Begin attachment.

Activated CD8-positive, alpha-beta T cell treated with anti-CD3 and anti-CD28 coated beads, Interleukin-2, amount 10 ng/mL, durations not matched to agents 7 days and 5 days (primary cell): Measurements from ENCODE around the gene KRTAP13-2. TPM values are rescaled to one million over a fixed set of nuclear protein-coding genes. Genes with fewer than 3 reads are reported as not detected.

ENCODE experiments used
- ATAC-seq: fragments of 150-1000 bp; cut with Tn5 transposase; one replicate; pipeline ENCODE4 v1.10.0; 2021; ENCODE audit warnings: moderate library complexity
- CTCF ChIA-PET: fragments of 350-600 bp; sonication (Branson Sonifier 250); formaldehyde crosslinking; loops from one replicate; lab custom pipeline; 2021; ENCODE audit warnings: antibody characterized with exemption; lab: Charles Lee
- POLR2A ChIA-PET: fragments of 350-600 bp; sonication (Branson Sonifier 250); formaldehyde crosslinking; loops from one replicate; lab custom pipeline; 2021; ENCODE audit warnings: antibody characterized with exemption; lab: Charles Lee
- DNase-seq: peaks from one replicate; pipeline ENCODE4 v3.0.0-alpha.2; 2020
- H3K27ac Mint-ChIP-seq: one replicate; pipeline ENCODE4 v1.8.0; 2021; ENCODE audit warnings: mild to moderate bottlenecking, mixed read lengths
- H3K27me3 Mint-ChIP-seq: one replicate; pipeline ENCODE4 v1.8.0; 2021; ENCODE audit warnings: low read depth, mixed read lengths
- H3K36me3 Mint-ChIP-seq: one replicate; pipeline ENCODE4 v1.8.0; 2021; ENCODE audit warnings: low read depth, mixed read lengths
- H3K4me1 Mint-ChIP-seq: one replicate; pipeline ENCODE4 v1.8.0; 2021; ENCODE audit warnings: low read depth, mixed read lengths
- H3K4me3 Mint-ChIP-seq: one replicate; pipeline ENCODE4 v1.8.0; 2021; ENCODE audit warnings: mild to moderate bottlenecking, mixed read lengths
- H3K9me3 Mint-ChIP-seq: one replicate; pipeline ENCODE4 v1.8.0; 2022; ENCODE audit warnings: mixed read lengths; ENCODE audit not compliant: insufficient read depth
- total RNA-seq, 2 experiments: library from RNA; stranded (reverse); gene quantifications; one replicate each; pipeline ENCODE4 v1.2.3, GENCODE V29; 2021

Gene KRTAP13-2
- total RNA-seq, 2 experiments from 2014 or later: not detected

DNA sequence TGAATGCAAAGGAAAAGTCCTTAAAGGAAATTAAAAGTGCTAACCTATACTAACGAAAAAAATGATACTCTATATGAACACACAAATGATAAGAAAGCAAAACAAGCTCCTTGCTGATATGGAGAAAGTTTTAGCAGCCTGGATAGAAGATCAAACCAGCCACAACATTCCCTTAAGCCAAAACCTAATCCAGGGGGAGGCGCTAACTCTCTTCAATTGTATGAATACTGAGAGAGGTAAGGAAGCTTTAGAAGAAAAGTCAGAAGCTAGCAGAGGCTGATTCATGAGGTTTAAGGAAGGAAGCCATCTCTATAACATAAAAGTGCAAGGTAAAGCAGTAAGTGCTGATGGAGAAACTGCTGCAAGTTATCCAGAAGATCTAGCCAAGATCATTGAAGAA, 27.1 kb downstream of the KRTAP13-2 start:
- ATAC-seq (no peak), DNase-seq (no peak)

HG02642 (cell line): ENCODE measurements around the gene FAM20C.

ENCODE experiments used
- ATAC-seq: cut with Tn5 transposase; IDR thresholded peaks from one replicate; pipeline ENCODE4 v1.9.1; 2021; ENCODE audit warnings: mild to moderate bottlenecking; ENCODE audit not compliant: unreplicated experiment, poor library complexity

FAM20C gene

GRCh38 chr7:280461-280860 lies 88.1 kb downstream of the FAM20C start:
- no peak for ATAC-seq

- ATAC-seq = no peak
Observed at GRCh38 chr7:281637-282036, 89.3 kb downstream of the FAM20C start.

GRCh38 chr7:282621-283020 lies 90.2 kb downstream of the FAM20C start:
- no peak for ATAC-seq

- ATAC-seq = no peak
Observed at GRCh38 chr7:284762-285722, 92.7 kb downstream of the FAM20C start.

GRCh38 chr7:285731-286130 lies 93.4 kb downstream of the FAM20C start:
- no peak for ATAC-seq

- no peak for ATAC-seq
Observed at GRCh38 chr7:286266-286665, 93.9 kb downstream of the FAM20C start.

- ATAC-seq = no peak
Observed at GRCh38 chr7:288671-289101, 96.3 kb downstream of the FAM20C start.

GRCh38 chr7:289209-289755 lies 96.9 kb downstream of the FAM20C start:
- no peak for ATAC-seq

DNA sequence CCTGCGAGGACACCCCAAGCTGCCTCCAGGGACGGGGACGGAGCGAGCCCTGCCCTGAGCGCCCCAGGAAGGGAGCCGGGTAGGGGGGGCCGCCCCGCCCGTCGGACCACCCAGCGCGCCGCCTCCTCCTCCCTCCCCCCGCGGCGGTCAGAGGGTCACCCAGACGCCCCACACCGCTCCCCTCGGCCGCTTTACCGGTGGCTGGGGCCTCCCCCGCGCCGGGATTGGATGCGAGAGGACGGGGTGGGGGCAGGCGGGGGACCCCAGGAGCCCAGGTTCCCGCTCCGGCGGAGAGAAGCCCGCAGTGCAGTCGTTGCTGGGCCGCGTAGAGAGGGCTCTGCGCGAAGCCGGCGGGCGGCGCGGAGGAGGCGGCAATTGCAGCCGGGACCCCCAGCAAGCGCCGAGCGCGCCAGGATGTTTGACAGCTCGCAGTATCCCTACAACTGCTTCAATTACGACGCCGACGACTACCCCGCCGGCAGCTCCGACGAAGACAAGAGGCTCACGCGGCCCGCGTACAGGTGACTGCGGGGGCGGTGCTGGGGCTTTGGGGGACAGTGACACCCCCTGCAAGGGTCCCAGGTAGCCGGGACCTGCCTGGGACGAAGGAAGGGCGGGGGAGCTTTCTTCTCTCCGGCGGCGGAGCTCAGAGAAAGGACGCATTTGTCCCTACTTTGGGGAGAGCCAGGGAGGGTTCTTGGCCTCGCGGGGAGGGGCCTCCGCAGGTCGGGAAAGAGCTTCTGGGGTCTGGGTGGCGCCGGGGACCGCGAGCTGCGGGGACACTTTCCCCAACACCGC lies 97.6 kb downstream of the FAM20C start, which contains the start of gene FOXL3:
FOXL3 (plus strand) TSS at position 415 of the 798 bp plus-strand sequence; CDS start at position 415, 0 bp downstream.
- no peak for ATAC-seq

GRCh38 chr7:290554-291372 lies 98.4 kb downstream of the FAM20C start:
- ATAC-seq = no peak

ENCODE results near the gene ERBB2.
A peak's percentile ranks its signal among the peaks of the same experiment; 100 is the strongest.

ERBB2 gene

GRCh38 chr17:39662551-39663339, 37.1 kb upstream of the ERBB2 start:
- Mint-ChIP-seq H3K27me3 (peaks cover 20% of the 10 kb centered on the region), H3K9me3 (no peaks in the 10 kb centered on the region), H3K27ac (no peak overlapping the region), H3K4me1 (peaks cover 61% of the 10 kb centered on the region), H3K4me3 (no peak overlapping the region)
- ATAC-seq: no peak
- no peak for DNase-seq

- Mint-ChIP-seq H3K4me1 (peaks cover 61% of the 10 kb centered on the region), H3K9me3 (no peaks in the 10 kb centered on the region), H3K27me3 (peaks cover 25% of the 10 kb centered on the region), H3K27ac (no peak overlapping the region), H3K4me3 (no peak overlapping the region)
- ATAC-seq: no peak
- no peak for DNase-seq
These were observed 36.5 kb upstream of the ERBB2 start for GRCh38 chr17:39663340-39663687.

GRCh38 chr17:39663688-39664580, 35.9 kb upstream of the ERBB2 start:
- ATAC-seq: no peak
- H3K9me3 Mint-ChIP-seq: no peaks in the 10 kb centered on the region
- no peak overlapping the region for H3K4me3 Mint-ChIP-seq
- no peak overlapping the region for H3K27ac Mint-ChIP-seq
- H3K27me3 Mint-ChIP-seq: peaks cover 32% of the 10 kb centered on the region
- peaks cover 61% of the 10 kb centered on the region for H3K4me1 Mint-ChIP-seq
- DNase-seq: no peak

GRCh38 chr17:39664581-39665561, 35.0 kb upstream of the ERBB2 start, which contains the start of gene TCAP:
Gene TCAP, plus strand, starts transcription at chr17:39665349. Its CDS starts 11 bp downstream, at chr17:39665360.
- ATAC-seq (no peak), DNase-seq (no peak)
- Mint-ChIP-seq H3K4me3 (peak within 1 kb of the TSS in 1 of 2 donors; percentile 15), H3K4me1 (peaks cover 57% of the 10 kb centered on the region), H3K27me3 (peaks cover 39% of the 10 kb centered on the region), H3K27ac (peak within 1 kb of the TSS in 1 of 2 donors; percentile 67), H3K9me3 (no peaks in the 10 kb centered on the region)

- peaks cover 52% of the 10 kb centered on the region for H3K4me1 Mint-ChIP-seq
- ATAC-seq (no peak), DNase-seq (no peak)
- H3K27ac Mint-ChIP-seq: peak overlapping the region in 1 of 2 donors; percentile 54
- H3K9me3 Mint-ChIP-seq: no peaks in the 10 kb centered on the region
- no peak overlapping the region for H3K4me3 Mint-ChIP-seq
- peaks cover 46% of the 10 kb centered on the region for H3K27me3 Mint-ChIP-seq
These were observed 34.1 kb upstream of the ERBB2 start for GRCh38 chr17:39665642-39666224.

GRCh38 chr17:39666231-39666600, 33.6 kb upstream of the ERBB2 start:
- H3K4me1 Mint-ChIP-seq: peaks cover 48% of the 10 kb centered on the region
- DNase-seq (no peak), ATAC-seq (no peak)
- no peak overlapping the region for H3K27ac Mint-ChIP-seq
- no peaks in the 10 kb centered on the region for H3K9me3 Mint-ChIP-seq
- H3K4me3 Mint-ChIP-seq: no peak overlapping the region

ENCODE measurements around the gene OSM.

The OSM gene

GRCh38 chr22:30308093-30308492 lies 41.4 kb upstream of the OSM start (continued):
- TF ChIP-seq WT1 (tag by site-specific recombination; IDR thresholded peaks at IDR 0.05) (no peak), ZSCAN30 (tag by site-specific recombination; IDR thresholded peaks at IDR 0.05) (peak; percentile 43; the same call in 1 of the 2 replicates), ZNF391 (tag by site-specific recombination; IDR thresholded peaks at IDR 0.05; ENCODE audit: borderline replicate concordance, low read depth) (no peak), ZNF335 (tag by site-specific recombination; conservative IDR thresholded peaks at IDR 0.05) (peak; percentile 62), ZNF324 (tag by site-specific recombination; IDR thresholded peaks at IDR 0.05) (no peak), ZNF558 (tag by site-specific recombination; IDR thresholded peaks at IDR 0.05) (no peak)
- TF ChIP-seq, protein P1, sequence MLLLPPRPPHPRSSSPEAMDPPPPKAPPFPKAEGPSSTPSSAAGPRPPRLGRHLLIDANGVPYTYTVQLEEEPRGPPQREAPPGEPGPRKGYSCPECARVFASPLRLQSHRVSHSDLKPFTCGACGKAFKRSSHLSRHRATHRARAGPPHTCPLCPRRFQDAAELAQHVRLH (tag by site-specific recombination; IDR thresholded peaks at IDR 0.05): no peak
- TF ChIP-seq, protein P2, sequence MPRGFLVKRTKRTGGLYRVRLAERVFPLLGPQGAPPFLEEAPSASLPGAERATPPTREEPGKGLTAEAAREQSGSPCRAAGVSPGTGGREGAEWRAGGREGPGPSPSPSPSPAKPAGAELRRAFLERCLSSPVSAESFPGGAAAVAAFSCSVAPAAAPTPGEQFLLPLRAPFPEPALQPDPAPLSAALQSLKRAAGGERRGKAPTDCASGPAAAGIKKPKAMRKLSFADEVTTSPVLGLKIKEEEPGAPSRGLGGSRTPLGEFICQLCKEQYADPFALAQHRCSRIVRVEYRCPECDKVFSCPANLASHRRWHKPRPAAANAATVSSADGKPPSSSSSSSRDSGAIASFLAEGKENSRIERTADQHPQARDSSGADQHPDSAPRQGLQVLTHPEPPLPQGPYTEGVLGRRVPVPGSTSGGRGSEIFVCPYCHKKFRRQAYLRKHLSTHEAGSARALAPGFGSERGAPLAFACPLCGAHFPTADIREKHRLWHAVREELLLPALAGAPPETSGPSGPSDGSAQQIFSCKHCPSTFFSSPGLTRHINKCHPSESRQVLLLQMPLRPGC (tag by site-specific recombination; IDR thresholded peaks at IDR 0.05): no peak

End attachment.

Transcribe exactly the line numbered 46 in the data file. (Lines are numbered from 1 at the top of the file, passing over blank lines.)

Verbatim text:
GRCh38 chr17:39662551-39663339, 37.1 kb upstream of the ERBB2 start: